As our Brett Samuels writes, Trump’s dinner with Ye, the rapper formerly known as Kanye West, and white nationalist Nick Fuentes, is just the latest example of the kind of tightrope Republicans are finding themselves walking in an effort not to ostracize themselves from their base while also seeking to distance themselves from Trump.
Key quote: “That’s going to be the same tightrope that every Republican in Congress walked for the last four years, but now the tightrope is a lot higher,” Alex Conant, who worked on Sen. Marco Rubio’s (R-Fla.) 2016 presidential campaign, told Brett. “Presidential campaigns are the Super Bowl of politics, and everything is scrutinized a lot more.”
How Republican presidential contenders court Trump supporters while addressing the former president’s controversies – if at all – will be heavily watched by Trump and voters alike as the GOP still contends with the fact that the former president is still a major figure amongst the party. And even as Republicans like former Vice President Pence and former Secretary of State Mike Pompeo try to stake out their own political futures post-Trump White House, they’ll still be forced to contend with the fact that their careers are tied with the Trump administration.
“I think the people that have done it most successfully, they forge their own brands like Ron DeSantis or Glenn Youngkin, and so their appeal is clearly separate from Trump,” Alex told Brett.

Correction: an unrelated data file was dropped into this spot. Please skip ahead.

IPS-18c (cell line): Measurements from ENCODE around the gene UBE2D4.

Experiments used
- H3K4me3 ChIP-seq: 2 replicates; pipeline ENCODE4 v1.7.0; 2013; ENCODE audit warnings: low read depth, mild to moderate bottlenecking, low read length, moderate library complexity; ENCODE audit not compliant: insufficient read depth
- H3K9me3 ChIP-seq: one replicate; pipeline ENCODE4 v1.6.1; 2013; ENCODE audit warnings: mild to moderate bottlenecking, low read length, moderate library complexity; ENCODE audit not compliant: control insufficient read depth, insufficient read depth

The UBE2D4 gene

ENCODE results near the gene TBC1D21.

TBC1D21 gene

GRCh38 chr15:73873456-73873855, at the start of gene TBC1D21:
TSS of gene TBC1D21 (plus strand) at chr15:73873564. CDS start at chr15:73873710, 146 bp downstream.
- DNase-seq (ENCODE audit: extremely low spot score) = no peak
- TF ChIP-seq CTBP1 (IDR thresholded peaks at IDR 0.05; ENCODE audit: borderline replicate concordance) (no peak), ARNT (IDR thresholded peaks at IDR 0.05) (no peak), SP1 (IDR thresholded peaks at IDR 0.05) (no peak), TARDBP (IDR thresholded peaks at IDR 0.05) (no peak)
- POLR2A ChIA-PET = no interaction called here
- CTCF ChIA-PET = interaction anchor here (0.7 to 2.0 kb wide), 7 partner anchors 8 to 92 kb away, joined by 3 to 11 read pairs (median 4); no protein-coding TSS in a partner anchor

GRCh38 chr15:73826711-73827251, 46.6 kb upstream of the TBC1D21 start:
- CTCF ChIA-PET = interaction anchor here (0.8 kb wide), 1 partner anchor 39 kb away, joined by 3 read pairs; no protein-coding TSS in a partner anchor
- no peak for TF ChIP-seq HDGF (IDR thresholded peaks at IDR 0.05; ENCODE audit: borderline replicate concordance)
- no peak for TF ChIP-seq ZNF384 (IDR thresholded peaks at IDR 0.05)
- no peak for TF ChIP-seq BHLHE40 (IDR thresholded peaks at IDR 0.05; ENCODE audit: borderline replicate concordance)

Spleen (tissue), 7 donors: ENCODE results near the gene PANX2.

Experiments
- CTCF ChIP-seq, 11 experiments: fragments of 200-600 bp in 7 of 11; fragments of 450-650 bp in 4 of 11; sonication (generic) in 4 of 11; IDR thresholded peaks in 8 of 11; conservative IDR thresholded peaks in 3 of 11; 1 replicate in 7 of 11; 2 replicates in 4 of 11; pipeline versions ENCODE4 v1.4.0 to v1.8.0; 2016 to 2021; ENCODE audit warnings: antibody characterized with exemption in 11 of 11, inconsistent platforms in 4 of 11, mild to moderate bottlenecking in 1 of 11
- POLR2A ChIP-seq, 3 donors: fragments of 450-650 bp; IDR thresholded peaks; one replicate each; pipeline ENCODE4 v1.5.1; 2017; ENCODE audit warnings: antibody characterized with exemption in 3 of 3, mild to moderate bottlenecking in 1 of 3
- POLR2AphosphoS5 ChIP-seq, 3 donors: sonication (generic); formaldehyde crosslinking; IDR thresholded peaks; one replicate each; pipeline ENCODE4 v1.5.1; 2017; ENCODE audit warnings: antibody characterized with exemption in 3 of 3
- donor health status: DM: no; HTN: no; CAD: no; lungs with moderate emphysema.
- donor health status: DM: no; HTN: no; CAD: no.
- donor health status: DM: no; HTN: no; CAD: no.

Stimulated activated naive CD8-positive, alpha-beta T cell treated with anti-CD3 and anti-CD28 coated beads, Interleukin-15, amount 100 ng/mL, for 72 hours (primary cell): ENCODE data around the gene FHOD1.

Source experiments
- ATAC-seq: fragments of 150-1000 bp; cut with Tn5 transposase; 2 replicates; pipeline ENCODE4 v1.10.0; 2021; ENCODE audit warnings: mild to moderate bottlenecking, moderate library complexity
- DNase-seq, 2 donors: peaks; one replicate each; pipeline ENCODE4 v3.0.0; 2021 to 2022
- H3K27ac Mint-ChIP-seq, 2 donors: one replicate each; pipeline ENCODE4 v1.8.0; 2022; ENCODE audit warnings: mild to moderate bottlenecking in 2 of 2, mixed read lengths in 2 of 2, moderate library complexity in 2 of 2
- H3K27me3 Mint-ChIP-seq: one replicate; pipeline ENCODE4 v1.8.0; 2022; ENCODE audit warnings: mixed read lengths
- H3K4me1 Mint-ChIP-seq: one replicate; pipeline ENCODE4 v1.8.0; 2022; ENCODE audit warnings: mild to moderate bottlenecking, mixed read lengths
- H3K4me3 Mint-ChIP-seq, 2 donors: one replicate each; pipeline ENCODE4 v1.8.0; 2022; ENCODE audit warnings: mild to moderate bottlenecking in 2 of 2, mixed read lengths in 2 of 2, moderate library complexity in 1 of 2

NEVADA LOOKS TO SHAKE UP PRIMARY CALENDAR
Nevada is eyeing to become the first-in-the-nation presidential primary for Democrats as the Democratic National Committee’s (DNC) Rules and Bylaws Committee meets this week starting today to look at its primary calendar for the next presidential election.
While Nevada currently holds its presidential primary third after the Iowa caucuses and the New Hampshire primary, our Julia Manchester writes that Nevadans are making the case it should move to the top spot given the state’s diversity and its performance in the midterm elections.
Supporters point to demographics: “If you’re a presidential candidate and you can win in Nevada, you have a message that resonates across the country,” Sen. Catherine Cortez Masto, who just won her own reelection bid last month, said in an interview in November to Julia. “And you can’t parachute in and think that you get a sense of what’s happening there because it is so diverse.”
Democrats who are vying for Nevada to move up the primary calendar list say that the Silver State’s demographics better reflect the country’s and offer a test run of how to engage with different kinds of voters.
“Choosing a Democratic presidential nominee should begin in a state that looks like the rest of our country and a state that helps create real momentum around key groups like Latinos and [Asian American and Pacific Islanders] and it sets the tone for the contests that follow,” Cecia Alvarado, Nevada executive director of Somos Votantes, told Julia.
That’s it for today. Thanks for reading and check out The Hill’s Campaign page for the latest news and coverage. See you next week.